How is the fruit of the Spirit produced in a believer’s life? Is it automatic? Does the Holy Spirit just make it happen? Or do we have a part to play? Do we have to put forth effort and work at it? We don’t completely understand how the Spirit produces His fruit in us, but it seems obvious we have a part to play.

I think the reality is, that in order to produce this “cluster of nine Christian graces” in our lives, we must cooperate with the Holy Spirit whom the Lord has given to live in us. Citing two phrases from the larger context of Galatians 5:16-26, Stott clarifies: “there is clearly a distinction between ‘being led by the Spirit’ and ‘walking by the Spirit’, for the former expression is passive and the latter is active. It is the Spirit who does the leading, but we who do the walking.”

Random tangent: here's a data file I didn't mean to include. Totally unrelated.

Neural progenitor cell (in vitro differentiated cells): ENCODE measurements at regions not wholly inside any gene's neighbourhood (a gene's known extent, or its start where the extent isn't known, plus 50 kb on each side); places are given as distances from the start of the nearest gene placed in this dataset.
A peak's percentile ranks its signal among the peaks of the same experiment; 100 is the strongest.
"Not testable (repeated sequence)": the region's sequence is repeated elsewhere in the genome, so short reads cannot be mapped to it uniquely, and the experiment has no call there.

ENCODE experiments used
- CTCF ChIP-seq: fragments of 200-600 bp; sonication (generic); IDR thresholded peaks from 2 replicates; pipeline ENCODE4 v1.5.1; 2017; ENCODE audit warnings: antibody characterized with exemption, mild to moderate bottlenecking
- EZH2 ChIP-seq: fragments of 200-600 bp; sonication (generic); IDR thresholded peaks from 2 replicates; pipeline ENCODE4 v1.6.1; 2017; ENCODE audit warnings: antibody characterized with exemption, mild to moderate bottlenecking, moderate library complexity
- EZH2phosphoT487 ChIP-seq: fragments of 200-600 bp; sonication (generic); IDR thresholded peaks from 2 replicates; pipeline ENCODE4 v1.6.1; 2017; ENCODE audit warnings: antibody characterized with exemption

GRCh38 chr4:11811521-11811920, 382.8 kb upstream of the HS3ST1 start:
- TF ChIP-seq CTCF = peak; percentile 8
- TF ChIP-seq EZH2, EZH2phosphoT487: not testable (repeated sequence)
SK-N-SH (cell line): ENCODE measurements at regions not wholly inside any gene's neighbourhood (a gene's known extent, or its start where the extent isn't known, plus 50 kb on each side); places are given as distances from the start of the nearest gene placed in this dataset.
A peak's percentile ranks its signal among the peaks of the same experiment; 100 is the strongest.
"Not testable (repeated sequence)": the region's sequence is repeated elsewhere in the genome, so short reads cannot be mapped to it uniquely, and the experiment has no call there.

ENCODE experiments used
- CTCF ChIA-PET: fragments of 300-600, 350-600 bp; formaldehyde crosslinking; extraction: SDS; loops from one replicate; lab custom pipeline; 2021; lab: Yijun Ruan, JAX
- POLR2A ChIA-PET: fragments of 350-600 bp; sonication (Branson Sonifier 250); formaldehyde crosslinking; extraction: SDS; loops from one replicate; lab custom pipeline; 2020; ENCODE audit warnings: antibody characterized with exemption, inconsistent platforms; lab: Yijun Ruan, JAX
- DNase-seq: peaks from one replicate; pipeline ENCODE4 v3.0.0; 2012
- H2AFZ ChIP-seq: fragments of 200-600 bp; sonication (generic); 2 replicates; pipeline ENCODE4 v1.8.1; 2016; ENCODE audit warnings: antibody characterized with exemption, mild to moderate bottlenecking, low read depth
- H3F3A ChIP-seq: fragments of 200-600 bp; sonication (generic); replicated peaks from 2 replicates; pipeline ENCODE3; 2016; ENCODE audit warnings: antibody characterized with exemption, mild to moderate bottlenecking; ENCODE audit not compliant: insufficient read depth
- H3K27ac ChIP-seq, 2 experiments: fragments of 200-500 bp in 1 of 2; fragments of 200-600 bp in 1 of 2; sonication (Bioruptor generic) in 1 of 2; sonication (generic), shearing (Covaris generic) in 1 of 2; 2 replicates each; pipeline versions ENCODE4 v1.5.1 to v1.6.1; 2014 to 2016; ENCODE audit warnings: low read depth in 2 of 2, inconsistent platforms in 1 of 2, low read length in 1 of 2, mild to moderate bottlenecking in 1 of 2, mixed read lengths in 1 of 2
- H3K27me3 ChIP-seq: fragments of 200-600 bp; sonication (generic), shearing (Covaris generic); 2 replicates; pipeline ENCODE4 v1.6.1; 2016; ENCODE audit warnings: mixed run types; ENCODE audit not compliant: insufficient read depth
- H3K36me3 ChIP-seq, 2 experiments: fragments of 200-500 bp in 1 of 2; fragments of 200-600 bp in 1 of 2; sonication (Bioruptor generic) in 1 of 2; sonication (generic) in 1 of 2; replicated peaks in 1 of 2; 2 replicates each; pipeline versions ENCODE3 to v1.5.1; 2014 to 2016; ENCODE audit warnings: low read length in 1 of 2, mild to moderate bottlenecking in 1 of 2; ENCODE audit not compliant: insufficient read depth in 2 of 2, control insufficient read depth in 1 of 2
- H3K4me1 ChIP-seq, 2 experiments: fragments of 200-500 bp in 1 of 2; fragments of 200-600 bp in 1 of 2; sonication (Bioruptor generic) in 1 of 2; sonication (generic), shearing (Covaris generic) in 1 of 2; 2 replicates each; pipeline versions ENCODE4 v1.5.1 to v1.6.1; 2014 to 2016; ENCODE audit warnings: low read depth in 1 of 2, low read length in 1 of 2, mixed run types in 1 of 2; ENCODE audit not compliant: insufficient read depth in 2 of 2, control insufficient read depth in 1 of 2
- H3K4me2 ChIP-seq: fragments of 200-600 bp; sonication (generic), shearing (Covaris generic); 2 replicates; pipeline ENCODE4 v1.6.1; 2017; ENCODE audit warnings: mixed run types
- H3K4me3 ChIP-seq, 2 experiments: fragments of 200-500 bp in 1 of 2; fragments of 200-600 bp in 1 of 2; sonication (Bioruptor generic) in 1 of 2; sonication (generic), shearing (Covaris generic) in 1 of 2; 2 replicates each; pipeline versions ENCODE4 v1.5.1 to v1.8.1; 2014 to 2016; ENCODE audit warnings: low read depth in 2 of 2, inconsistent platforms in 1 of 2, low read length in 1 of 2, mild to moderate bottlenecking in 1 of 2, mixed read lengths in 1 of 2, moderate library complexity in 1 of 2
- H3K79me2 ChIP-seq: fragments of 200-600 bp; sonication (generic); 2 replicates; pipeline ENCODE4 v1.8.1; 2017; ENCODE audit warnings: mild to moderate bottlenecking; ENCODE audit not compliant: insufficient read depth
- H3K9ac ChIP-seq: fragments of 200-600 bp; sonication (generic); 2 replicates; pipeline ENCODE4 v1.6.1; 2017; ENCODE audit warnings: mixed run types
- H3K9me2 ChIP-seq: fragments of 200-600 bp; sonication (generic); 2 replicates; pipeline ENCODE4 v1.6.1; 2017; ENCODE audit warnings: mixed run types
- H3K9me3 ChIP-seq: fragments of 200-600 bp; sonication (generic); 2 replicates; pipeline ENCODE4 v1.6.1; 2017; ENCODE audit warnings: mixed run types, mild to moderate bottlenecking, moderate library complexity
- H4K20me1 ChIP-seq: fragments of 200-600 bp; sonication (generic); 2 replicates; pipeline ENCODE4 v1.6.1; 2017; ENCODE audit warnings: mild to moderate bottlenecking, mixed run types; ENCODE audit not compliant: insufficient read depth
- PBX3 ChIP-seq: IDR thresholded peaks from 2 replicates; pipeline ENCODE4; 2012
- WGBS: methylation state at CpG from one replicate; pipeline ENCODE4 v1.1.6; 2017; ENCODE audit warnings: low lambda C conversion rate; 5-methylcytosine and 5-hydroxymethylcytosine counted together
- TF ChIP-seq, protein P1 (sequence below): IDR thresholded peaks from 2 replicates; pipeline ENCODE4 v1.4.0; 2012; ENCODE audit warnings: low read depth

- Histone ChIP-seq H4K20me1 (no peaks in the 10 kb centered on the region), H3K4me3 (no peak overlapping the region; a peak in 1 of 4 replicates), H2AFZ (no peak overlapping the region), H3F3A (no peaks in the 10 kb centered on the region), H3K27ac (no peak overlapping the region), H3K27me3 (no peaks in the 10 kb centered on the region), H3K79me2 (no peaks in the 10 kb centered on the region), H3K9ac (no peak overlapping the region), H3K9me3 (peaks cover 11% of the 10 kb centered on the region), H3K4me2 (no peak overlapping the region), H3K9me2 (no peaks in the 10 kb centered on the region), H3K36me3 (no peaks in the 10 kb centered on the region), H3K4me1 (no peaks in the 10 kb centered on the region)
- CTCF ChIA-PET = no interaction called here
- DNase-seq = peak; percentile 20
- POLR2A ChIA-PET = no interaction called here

We have a part in producing the fruit and the Holy Spirit has a part. The Spirit will not do it without our cooperation and we cannot do it without His help. I’d like to see more of this fruit produced in my life. How about you?

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IT MUST BE IMPORTANT!

If something is repeated multiple times in a short space, I think we can assume it is important to the one who is saying or writing it. It may turn out that it is not important to us, but that doesn’t mean it is not important to the writer or speaker. When I teach college classes I let the students know what I think is important (and will be on the test) by saying certain things over and over again.